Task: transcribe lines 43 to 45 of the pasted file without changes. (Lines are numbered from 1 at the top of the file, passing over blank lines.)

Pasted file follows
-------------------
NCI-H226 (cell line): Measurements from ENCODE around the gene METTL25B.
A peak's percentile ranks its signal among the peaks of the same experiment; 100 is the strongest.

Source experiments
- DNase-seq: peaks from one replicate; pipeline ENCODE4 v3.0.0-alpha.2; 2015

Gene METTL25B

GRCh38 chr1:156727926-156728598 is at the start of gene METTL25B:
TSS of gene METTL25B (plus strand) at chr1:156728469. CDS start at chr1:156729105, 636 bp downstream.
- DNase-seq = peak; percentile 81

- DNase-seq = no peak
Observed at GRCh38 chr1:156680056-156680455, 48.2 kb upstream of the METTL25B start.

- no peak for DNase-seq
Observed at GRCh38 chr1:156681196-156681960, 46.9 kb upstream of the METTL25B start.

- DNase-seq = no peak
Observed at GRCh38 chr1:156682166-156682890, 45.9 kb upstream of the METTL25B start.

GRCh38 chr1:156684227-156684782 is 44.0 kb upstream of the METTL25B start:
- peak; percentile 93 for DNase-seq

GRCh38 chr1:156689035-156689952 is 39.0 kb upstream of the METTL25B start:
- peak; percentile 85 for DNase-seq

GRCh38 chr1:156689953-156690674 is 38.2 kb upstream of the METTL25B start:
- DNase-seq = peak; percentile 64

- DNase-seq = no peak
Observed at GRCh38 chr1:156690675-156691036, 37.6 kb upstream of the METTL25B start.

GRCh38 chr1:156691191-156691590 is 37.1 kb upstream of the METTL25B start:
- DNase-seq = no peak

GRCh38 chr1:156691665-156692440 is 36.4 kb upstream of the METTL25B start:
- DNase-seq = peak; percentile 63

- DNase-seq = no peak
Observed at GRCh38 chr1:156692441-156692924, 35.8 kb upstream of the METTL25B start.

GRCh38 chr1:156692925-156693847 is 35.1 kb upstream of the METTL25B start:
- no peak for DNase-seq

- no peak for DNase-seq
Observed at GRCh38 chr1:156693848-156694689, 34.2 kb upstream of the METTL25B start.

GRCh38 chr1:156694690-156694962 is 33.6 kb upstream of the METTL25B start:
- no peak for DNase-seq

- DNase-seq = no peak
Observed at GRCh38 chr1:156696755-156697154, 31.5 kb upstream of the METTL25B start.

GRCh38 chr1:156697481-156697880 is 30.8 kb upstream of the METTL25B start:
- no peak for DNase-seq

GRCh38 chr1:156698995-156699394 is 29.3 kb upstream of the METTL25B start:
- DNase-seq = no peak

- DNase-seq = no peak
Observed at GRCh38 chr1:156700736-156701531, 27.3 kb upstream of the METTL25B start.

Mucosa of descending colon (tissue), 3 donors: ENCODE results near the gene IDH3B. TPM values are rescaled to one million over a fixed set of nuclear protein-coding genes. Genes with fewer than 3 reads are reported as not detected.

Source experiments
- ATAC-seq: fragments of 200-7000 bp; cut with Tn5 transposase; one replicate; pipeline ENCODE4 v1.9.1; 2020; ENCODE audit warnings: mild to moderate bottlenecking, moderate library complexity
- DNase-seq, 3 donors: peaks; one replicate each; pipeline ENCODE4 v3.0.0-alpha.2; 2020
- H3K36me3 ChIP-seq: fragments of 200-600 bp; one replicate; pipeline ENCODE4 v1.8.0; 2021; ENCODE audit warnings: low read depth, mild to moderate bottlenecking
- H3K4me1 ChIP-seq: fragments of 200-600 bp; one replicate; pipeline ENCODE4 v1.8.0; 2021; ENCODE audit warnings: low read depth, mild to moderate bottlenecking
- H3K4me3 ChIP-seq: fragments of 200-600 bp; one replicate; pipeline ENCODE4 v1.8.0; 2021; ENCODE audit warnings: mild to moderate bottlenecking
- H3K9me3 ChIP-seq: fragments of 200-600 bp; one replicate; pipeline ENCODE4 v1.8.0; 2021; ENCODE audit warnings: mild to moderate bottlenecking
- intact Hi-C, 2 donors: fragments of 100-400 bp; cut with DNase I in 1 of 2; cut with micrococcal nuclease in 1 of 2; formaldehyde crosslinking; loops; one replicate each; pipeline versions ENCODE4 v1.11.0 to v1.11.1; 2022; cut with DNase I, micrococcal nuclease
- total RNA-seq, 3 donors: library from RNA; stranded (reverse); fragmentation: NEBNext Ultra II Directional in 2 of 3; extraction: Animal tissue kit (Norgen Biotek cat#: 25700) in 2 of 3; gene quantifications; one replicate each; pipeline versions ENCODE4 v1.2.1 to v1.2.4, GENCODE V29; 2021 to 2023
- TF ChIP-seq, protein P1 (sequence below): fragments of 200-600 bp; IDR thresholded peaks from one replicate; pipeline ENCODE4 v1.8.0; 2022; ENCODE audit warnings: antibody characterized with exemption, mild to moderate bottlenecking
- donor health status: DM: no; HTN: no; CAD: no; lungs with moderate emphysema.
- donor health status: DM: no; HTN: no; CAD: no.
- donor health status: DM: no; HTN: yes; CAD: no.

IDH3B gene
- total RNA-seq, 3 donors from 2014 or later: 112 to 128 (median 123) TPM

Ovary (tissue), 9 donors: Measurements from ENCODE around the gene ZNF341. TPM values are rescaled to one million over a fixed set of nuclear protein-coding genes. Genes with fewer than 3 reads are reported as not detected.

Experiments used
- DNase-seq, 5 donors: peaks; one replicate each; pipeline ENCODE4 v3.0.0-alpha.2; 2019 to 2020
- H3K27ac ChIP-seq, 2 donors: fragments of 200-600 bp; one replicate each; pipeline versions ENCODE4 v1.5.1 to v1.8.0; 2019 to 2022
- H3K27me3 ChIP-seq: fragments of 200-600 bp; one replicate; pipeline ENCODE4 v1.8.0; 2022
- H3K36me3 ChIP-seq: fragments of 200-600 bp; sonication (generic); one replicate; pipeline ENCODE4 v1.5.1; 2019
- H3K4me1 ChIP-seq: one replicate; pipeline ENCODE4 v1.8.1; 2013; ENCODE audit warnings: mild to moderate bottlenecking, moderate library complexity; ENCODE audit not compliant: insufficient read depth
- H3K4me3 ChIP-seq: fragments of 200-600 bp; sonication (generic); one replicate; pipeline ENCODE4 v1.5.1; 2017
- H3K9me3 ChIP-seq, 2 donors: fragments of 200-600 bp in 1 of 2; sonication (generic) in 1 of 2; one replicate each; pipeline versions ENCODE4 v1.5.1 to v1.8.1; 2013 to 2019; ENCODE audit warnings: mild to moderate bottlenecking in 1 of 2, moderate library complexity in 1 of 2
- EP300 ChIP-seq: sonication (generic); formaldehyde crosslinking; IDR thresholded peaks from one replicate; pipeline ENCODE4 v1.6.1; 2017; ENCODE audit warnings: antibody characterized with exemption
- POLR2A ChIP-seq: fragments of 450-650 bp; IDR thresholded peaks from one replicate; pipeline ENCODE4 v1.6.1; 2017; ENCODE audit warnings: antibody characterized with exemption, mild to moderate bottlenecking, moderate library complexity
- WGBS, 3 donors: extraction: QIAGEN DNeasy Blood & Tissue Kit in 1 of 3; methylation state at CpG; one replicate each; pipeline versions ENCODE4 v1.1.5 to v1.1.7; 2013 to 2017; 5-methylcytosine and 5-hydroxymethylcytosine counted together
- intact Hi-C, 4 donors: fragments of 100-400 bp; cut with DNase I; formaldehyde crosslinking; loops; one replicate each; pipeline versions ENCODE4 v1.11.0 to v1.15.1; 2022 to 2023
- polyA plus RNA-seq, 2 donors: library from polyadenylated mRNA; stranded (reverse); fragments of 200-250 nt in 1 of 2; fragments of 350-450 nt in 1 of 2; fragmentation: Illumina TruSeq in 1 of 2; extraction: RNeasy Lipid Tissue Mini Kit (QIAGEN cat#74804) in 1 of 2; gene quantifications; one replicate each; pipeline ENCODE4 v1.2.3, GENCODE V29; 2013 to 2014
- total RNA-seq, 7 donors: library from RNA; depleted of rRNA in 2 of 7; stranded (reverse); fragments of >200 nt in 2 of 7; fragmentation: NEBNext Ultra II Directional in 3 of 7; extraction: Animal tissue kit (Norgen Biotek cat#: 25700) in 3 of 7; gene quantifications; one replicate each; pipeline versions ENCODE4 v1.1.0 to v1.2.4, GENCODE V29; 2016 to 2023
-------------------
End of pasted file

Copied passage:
Mucosa of descending colon (tissue), 3 donors: ENCODE results near the gene IDH3B. TPM values are rescaled to one million over a fixed set of nuclear protein-coding genes. Genes with fewer than 3 reads are reported as not detected.

Source experiments
- ATAC-seq: fragments of 200-7000 bp; cut with Tn5 transposase; one replicate; pipeline ENCODE4 v1.9.1; 2020; ENCODE audit warnings: mild to moderate bottlenecking, moderate library complexity